Today wedged between the lands of the Mongolians, the Han Chinese, various tribes as well as the Tibetans,  for most of History Wuwei was seen as a border town. Thus, Wuwei had a turbulent history.

Although the regions were probably inhabited for centuries if not millenia before, the official history now finds that Wuwei was settled some 5,000 years ago, the known history of Wuwei starts during the years of the Han Dynasty (206 BC - 221 AD). In those ancient times, before the birth of Christ, Wuwei was
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to connect to Yinchuan and another strategic cargo link, the historic Baolan Railway. A third and more minor railway connection reaches northward to pass along the Minqin Lake and travel via Donghu (East Lake) town into Inner-Mongolia to terminate at Monggon Bulag. Recently yet another railway connection was created to reach from Wuwei to Xining, the Capital of Qinghai Province (formerly Koko Nor region of East Tibet). This train serves useful purpose for the people of Wuwei and Xining as well as for tourists interested in visiting rare local ethnic minorities. It  travels from Wuwei to the town of Huajian, after which it climbs into the mountains to Menyuan, home of the Tu Minority in Qinghai Province, then down to Xining City.
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Once a famous pass on the Great Wall of China and an important stop-over point on the Silk Road leading from Xi′An (Chang′An) in the (South-) East, Wuwei's geography is dominated by three plateaus, the Loess plateaux of the Yellow River basin in central and northern China, the Tibetan High Plateaux, and the Mongolian Plateaux.
Elevation within Wuwei City Prefecture ranges from 1,020 meters in the North to 4,874 metres (3,350 to 15,991 ft) above sea-level in the South. The South is also where the famed ancient pass leading into China can be found. It passes underneath Tianti Shan.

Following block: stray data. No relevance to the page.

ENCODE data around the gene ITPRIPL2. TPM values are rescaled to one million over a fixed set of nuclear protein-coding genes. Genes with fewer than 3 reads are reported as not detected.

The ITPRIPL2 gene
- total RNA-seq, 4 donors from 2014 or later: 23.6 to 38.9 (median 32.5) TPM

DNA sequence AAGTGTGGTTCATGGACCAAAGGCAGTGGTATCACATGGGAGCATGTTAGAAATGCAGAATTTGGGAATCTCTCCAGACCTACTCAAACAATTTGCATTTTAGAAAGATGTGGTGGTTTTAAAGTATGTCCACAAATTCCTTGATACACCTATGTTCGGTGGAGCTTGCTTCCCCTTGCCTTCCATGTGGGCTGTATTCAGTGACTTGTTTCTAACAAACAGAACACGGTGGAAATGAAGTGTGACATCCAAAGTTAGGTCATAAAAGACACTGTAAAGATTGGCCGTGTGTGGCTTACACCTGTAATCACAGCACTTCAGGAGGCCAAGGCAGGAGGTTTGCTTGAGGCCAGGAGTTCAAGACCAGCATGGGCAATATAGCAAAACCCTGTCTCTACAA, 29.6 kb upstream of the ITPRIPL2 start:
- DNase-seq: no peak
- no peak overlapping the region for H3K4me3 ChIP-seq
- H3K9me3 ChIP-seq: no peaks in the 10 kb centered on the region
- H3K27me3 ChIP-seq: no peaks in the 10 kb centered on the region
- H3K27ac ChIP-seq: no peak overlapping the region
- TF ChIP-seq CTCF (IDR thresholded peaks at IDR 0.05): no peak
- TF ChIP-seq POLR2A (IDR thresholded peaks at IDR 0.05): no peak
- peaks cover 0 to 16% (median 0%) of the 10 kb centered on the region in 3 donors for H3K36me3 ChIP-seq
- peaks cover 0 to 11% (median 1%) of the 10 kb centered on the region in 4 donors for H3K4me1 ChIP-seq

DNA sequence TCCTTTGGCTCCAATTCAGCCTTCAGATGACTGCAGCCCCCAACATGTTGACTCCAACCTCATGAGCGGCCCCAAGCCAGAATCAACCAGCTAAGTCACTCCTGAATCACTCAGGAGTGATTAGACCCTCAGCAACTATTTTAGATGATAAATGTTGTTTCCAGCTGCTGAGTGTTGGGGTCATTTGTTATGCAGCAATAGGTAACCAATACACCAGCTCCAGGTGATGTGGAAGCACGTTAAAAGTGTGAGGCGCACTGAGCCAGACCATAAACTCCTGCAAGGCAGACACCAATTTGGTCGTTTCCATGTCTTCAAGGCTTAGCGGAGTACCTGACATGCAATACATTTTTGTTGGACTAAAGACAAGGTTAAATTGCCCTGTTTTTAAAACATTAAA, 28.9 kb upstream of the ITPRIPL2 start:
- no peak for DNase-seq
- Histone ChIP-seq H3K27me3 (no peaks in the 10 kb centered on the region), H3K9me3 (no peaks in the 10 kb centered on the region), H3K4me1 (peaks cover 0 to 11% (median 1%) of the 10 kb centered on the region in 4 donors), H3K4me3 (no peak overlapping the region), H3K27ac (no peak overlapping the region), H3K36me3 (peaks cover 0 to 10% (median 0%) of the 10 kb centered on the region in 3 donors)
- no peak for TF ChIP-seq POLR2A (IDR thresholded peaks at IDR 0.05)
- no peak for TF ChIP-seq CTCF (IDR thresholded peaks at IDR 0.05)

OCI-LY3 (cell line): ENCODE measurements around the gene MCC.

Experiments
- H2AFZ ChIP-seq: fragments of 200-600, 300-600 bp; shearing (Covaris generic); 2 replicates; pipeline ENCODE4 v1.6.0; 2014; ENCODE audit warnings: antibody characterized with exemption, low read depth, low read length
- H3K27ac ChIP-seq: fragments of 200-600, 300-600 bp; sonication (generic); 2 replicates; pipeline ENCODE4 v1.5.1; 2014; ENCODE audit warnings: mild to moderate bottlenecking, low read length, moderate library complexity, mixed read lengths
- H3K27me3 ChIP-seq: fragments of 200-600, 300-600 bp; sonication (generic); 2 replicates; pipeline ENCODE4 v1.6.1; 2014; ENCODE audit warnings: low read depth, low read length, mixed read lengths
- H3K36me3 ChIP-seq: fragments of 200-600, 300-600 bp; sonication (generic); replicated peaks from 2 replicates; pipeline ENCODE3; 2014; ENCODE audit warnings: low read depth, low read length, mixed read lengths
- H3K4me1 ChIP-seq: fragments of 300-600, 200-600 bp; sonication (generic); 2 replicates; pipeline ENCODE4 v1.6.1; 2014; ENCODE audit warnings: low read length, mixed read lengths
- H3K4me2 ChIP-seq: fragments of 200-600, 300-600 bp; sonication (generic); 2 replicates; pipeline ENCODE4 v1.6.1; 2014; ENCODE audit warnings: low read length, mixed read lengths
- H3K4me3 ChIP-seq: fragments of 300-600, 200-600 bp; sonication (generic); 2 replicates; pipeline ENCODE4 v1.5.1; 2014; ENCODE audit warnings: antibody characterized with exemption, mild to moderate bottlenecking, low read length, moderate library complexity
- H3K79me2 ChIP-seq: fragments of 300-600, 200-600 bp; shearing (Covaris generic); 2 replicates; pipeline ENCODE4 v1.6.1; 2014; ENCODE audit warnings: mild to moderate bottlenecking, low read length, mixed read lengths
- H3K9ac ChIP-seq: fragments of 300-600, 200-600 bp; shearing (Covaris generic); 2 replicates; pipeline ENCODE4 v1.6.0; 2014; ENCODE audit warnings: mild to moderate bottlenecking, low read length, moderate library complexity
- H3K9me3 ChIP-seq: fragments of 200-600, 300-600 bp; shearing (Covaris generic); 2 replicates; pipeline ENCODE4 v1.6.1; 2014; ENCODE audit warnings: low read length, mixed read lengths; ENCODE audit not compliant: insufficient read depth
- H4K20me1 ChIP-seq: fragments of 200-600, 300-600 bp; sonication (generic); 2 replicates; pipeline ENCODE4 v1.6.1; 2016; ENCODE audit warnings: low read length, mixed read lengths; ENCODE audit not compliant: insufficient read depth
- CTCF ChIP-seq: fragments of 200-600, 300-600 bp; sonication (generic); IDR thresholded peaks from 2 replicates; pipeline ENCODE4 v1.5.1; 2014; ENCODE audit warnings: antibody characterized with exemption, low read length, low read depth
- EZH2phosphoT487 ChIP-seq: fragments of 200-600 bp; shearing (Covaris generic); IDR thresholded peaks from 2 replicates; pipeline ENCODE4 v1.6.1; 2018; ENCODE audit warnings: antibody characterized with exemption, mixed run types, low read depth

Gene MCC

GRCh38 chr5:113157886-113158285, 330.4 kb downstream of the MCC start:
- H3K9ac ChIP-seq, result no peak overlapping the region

As is clearly visible on adjacent satellite image of the central and norther regions of China and the flow of the Yellow River (Huang He), the Loess Plateaux and the Yellow River Basin lie mainly to the south-west and west of Wuwei, whereas a large green zone with alpine like grasslands
The Climate of Wuwei is similar to other parts of Gansu Province, especially the cities of the Hexi Corridor. Reflecting the conditions of the Deserts to the North and West, Wuwei climate is arid or semi-arid, with average rainfall between 60 to 610 mm (2.4 to 24 in).  With dry winds usually traveling West to East, and an altitude of over 1500 meters, evaporation in the Wuwei region arnges from 1,400 to 3,000 mm (55 to 120 in), creating a net loss of water each year.
With sparse precipitation and infrequent cloud cover, life in Wuwei is literally sunny. As do other locations within the Hexi Corridor, Wuwei counts some 2200–3000 sunlight hours each year.
Although sunny and dry - especially in the summer season,  Wuwei climate is certainly not too uncomfortable for travel.  Average annual temperature is 7.8 °C (46.0 °F) is low, however with temperatures during summer in excess of 45.0 °C (113.0 °F) Winter temperatures can range in the extreme lows, with freezing nights that see temepratures dip to minus 20 Celcius. Altogether, Wuwei counts but 85 to a165 frost free days per year.

When traveling to Wuwei, make sure to bring along your sun glasses as well as some warm clothing for the evening.
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Satellite Image Map of the Entire Gobi Desert Region. Map overviews North-Eastern Qinghai Province, Gansu Province, Mongolia, Inner Mongolia Autonomous Region and North and North-Eastern China giving a Full Overview of the Gobi Deserts and a large part of the flow and path of the yellow river.
and lush valleys extends to the south of Wuwei, on the other side of the mountain pass leading past Tianti Shan. The rim of the Tibetan Plateaux, which provides for the alpine like climates, lies just south and to the west of the City. Due west of Wuwei the last row of mountains that are part of the Tibetan plateaux run from north-west to south-east, shaping the southern wall of the earlier mentioned Hexi Corridor or ″neck of China″. The rim of the Tibetan Plateaux curves away to the South below Wuwei, shaping a pass between themselves and the Tianti Shan.
As for the Mongolian Plateaux; above and considerably to the north of Wuwei lies the Mongolian Plateaux, from where the altitudes slowly decline towards Wuwei. Although large parts of this region are